"If it's done correctly you would not notice that anything looks amiss," Krebs says.
In a traditional skimming scam, thieves place a card-skimming device into the card insertion slot. The skimmer can steal account information stored on the magnetic strip on back of the card when it is dipped into the machine.
The new twist? Clear plastic overlays also are placed on top of the PIN pad to capture personal indentification numbers. Also, some skimmers can text the stolen bank account information and PINs directly to the scammer so that person never has to return to the scene of the crime.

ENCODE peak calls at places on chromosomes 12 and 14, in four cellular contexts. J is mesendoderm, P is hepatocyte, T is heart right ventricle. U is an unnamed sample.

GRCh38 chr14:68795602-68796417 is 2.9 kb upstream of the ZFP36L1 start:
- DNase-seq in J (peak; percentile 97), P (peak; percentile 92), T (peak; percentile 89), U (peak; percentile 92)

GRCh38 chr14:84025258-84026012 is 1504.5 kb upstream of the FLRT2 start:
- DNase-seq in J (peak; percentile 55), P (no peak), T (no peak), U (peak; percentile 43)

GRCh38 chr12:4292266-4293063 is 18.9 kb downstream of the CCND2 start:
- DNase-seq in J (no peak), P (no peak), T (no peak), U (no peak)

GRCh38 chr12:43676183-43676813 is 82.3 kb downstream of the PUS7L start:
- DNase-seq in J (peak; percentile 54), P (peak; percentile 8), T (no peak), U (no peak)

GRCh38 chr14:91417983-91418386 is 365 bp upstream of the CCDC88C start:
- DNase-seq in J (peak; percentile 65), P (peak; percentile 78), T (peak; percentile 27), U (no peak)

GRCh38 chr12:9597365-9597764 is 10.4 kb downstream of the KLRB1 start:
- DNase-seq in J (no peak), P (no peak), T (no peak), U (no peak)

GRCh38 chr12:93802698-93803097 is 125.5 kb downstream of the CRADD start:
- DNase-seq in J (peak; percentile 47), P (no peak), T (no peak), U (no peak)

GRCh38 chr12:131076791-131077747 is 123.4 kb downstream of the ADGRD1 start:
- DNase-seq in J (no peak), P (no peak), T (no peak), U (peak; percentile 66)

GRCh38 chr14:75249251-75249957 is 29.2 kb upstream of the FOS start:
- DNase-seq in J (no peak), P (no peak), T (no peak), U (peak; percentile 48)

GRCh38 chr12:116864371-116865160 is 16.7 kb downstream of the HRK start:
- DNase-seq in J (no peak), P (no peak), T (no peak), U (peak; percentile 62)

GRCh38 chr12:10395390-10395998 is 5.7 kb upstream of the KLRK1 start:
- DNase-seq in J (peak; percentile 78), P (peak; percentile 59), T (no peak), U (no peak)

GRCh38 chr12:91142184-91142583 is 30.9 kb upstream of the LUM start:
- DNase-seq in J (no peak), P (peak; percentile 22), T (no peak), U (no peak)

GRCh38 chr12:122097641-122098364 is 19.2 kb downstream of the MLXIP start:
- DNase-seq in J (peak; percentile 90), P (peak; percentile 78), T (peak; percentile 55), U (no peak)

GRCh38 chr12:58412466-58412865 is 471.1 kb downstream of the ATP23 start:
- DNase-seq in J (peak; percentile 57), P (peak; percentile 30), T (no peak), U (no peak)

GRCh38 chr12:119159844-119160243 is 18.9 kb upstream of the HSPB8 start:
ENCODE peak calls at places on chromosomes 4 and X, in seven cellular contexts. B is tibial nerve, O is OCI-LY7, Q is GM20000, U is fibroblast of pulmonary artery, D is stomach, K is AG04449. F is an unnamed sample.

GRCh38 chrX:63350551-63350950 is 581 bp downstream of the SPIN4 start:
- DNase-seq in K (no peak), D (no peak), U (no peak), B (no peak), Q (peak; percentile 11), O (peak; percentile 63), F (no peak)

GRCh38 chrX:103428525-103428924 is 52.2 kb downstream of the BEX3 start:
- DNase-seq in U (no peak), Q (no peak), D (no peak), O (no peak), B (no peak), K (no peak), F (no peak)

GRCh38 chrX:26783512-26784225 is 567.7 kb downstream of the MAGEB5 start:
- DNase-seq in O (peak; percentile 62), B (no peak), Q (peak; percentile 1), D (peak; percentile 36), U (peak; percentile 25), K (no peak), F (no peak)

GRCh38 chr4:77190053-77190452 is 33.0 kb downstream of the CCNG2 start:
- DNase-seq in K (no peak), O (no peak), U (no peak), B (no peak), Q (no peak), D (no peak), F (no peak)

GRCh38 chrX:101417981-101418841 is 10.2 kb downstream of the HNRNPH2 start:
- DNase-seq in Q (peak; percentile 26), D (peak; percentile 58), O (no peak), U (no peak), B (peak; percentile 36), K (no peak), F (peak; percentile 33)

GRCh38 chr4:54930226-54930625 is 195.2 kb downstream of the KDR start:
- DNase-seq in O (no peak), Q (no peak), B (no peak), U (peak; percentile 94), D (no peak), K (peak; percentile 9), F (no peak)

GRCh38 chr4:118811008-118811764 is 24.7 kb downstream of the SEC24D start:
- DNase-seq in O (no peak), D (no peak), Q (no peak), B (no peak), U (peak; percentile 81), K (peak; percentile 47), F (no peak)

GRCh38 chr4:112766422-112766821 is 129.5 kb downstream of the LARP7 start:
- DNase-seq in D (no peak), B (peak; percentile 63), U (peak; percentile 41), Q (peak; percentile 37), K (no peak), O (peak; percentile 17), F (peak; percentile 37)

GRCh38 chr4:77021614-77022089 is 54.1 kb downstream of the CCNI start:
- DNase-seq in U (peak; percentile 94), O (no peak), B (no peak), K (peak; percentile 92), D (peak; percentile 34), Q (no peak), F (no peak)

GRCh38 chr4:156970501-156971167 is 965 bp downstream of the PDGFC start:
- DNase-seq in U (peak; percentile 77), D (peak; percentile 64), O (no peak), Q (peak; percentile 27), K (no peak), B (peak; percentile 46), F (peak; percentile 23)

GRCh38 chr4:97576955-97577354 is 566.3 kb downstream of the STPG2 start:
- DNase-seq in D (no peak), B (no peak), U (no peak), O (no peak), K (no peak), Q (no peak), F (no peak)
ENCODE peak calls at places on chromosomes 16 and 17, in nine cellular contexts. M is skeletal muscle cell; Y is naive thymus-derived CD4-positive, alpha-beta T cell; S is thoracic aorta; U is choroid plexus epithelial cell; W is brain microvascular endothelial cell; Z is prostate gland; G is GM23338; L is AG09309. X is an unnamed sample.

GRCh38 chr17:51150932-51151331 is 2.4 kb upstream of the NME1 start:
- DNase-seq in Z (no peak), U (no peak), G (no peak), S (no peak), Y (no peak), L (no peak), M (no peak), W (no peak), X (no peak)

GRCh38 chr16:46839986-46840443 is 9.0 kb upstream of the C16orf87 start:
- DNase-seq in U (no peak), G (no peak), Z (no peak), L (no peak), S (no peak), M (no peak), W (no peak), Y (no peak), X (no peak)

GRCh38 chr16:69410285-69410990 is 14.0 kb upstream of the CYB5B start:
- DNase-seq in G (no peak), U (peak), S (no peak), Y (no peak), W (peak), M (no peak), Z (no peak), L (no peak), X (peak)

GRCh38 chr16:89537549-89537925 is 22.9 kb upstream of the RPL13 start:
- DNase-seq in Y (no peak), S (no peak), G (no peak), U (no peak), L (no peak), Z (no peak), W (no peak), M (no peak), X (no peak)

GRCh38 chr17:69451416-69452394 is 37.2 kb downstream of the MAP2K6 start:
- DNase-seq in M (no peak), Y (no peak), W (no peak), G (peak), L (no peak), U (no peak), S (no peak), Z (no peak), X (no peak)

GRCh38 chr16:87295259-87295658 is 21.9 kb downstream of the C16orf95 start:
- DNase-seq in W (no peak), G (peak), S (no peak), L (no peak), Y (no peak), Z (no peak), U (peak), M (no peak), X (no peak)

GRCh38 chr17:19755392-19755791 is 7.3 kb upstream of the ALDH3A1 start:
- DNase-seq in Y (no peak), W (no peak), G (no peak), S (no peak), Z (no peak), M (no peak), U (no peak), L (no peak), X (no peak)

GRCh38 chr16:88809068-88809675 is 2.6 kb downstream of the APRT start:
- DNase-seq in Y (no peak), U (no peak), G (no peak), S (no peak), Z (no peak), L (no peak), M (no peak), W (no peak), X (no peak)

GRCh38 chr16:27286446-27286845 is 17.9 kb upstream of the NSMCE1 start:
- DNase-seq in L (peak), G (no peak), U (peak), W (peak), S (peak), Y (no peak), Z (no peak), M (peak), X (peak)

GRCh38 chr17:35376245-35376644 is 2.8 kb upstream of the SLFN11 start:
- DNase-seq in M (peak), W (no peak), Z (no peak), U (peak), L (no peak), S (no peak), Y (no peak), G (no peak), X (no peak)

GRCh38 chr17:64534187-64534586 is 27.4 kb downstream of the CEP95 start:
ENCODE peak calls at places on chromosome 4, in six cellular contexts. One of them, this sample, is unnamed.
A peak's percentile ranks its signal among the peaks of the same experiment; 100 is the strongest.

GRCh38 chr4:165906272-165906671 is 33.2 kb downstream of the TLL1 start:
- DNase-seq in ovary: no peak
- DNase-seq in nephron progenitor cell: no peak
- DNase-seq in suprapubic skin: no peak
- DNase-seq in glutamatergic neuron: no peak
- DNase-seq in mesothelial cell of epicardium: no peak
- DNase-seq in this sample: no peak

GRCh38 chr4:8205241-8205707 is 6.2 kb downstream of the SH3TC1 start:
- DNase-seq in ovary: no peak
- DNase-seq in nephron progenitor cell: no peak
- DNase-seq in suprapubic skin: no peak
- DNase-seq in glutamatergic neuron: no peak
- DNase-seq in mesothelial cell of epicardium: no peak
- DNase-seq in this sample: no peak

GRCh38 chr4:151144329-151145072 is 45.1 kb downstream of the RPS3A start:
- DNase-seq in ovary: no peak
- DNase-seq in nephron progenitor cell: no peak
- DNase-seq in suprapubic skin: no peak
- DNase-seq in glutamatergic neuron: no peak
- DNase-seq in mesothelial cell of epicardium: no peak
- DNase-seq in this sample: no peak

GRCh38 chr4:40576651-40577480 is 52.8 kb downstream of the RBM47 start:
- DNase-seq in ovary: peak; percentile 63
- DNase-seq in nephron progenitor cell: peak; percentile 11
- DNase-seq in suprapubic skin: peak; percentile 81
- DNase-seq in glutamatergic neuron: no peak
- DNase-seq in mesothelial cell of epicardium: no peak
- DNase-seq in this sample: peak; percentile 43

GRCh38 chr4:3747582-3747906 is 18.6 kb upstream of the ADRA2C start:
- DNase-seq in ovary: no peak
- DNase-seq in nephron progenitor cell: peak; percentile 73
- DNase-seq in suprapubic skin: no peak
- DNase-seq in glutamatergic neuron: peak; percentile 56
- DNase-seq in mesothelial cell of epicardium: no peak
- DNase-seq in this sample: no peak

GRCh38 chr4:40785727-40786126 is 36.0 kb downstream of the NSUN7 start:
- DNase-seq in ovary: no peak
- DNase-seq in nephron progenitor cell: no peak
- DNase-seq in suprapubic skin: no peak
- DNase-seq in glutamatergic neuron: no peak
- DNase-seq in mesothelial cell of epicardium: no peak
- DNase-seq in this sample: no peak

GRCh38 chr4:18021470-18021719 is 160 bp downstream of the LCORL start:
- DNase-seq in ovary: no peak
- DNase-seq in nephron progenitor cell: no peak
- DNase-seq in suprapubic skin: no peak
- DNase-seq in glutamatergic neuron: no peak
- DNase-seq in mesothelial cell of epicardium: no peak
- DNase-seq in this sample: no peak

"The beauty of this is the thief can be down the street at a coffee house or he can be halfway around the world," Krebs says. "As long as he has a working cell signal, he can get the information sent to him."
The good news for consumers: If a thief steals money from your accounts or makes fradulent charges, banks likely will make good on the problem.
For example, Wachovia's policy states: "Customers affected by any type of fraud are fully reimbursed."
However, skimmer scams make it even more critical that consumers check bank statements for unusual activity and report it to their bank as quickly as possible.Did you like this post? Leave your comments below!Found this Post interesting? Receive new posts via RSS (What is RSS?) or Subscribe to CR by Email